Saturday, 31 May 2014

Very low carb diet

Scrambled egg with dill, creme fraiche and tomato salad
Low carb breakfast
As planned, I started my very low carbohydrate regime after the wedding. In brief, this involves: no sugar or starchy carbohydrates at all - no bread, pasta, cereals, rice, potatoes or flour, no cakes, biscuits, sweets or full sugar drinks. Fruit is limited to 100g per day (about a handful) of berries (strawberries, raspberries, blueberries, blackberries etc.), pulses are limited to 30g cooked per day (about 1 tbsp), nuts and seeds are limited to a small handful, and you can have 3 portions of dairy produce (to provide calcium) but not flavoured or sweetened yogurt. A multivitamin is required because of the exclusion of a whole food group. Lots of low carb vegetables are encouraged, ground almonds and coconut flour can substitute for wheat or cornflour (up to a point), and monounsaturated oils are recommended. Unprocessed forms of protein are deemed better than processed due to the potential for inclusion of carbohydrate fillers.

It has been easier than I thought it would be. I like protein and vegetables, so evening meals have been fairly straightforward: meat or fish and vegetables or salad. Lighter lunch meals have incorporated leftovers, or I've had vegetable sticks and dips like salsa or guacamole, or vegetable soup with a swirl of plain yogurt sprinkled with seeds. I thought breakfast would be the most challenging, especially on a work day when there isn't a lot of time, but it turns out that I like plain yogurt with berries and flaked nuts more than I thought I would. When there's time, breakfasts are egg-based - poached, fried, scrambled or an omelette with one or more of tomatoes, mushrooms, bacon, smoked salmon, cream cheese or herbs.

I thought I would miss pasta and rice, and when Mr A has cooked them for himself they smell lovely but I haven't been tempted. Luckily there has only been one cake at work, and it wasn't very attractive so not hard to resist. I've snacked on unsalted nuts or vegetable sticks, and a couple of squares of 85% cocoa chocolate are allowed, as well as 'Atkins bars' which I have felt obliged to try, but don't really like much. They're expensive, too.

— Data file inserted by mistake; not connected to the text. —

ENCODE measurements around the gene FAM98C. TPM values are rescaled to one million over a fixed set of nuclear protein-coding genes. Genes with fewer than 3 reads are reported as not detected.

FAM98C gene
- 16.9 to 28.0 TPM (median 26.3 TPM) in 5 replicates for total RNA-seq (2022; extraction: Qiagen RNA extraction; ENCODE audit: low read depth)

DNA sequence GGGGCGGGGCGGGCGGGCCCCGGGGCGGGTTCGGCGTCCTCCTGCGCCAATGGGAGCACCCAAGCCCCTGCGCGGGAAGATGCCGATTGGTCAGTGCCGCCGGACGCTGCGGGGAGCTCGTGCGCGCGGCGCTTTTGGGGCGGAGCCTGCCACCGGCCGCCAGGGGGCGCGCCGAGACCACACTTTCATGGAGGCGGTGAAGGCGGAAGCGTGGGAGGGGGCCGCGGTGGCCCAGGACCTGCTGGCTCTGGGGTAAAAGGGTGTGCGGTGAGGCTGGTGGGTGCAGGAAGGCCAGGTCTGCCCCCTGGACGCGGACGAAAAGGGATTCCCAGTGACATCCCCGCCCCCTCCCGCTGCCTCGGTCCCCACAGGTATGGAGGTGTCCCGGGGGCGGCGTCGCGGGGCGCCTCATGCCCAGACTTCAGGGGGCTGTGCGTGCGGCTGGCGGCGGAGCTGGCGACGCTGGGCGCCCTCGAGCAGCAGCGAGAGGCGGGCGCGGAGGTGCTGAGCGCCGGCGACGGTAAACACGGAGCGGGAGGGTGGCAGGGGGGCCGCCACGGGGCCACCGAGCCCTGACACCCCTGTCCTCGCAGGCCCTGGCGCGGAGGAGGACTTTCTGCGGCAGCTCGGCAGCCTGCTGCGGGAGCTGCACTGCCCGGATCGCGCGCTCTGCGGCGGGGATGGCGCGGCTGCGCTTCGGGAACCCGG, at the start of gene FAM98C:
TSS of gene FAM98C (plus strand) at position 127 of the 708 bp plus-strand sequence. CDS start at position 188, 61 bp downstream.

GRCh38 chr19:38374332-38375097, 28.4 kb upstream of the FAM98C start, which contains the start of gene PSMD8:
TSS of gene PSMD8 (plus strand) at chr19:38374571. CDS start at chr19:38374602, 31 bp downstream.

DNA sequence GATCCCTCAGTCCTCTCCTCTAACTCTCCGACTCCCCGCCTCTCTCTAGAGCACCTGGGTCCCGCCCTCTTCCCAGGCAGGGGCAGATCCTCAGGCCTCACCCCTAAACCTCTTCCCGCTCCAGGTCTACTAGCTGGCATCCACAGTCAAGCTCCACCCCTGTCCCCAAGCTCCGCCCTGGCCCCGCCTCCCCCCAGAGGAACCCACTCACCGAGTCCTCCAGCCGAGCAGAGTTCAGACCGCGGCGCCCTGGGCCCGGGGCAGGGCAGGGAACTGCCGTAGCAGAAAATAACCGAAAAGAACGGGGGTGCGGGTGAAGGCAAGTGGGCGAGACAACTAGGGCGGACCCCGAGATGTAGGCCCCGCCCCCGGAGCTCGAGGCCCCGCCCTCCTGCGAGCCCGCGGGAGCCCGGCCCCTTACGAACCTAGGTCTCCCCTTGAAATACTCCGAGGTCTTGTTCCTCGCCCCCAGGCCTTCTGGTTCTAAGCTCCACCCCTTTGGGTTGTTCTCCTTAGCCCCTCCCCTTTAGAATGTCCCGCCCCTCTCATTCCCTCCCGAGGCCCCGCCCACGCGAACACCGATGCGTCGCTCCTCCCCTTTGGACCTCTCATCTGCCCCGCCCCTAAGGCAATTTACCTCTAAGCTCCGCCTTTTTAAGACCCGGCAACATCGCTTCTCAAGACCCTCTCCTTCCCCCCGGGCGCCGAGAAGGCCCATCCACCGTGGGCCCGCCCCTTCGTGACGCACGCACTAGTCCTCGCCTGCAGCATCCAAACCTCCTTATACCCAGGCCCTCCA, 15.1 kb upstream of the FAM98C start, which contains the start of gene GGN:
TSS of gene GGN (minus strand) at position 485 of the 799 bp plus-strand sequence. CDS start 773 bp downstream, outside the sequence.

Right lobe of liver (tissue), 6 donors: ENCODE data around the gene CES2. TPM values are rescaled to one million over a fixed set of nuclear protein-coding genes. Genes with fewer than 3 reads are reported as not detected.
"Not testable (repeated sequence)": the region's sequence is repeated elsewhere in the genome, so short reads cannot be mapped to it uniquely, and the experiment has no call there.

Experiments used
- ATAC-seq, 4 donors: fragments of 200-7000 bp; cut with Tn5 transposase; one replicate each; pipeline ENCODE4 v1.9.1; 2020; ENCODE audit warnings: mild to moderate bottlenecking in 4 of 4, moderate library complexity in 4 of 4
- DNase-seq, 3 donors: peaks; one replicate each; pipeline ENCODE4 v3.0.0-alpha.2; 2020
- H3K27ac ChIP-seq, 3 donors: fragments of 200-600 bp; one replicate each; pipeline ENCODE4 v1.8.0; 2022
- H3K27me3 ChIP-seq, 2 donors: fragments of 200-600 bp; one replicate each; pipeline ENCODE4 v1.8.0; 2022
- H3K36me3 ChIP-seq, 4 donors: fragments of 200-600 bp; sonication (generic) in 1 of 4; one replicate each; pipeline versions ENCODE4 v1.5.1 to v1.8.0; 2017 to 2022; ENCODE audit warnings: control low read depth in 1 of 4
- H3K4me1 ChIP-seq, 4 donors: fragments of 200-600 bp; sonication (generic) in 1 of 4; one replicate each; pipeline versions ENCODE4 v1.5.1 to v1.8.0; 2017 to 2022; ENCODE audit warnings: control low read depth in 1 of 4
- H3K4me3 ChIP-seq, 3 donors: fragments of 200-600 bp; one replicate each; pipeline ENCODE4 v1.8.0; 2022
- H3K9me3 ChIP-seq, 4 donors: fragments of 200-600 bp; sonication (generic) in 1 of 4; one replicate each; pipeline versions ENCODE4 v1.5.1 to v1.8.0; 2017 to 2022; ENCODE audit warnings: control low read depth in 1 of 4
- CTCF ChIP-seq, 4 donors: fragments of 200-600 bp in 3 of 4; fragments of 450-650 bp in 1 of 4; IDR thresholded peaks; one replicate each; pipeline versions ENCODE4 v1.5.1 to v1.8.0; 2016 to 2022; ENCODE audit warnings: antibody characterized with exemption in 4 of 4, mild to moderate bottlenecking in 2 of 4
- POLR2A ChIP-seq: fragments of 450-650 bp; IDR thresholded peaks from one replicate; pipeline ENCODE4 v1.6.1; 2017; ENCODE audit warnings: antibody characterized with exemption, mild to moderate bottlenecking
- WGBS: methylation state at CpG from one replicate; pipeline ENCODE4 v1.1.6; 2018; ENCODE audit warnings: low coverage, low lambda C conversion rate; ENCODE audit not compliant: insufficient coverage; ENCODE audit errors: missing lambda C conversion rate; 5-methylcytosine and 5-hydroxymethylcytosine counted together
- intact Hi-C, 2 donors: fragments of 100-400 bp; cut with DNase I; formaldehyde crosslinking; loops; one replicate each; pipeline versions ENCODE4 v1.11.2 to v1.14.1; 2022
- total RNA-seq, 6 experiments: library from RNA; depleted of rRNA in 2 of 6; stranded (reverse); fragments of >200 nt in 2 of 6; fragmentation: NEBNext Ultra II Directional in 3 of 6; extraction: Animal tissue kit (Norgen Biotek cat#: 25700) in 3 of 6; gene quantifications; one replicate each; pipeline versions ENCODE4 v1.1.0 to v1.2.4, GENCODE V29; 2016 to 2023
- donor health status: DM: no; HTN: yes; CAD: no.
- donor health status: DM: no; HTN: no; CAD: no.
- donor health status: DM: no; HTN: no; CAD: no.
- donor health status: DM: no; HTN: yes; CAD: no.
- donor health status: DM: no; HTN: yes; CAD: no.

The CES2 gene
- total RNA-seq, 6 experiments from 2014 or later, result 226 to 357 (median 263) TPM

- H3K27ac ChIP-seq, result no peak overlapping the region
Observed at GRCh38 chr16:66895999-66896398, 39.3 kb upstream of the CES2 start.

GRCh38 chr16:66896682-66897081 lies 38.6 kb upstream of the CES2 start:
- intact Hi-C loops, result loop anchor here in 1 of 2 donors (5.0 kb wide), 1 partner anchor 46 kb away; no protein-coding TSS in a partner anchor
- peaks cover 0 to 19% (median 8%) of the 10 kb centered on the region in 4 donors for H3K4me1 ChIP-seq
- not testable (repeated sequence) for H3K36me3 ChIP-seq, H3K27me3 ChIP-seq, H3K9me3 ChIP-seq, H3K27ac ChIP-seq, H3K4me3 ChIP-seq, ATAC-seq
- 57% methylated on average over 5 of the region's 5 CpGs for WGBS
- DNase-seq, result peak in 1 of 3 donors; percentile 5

The key to success has been planning, because I can't just grab a piece of toast or bowl of cereal if I'm in a hurry. So I have my week's meals scheduled, and at each meal time I consult the sheet of paper to find out what is on the menu. Tonight we're having mozzarella, some antipasti from a jar, a tomato and basil salad and grilled courgettes and peppers. Tomorrow it's haddock provençale from the BBC Food website. Mr A bulks out his meal with the carbohydrate of his choice.

Side effects can include headache, nausea, fatigue and constipation, but are usually mild and short-lived. I felt absolutely fine until about 10 days in, when I had a niggling headache for a couple of days - but it may be just a coincidence. I've lost a little bit of weight, only 1 kg, and I suspect it's because of not being able to tuck into the usual amount of work-based cakes and biscuits, and the odd slice of bread between meals, plus all the running that I'm doing. But I'm not the target candidate for this diet, which is squarely for the benefit of overweight people with Type 2 diabetes, in order to help them reduce their blood glucose and curb their appetite. I still haven't recruited any patients to actually start the very low carb diet for real, but I have produced a poster and some flyers that will be given to likely candidates during clinics, to see if I can rustle up some trade.

We had a Diabetes Dietitians' meeting this week, where we discussed exactly how much pulses to allow, and whether we should tell people about low carb bread, and what exactly is the recipe for ground almond pancakes. There are some recipes that the other Dietitians have tried, for linseed bread and low carb cake, but I'm not sure I can be bothered because I don't mind not having bread and I didn't bake cakes even when I was eating carbs. I did try to make the ground almond pancakes, but they just tasted like gritty omelettes, hence the discussion about the exact recipe. It was all very interesting - four out of five of us are on the diet, with one doing it seriously and the other three dabbling. I'm adhering to it strictly for these three weeks up to our holiday, but we'll see what happens when we're away, and when we come back.

Leek and mushroom soup with yogurt and mixed seeds

2 comments:

  1. Are you all monitoring your blood glucose during this trial, or is there no point if you're not diabetic, since your body just regulates it anyway? Is fruit juice excluded too?

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  2. We're not diabetic, so no we're not monitoring our blood glucose. The patients have to, though. And fruit juice is so excluded! It's not recommended in a full carb diet for someone with diabetes, it's used more as a hypo treatment than one of your 5-a-day.

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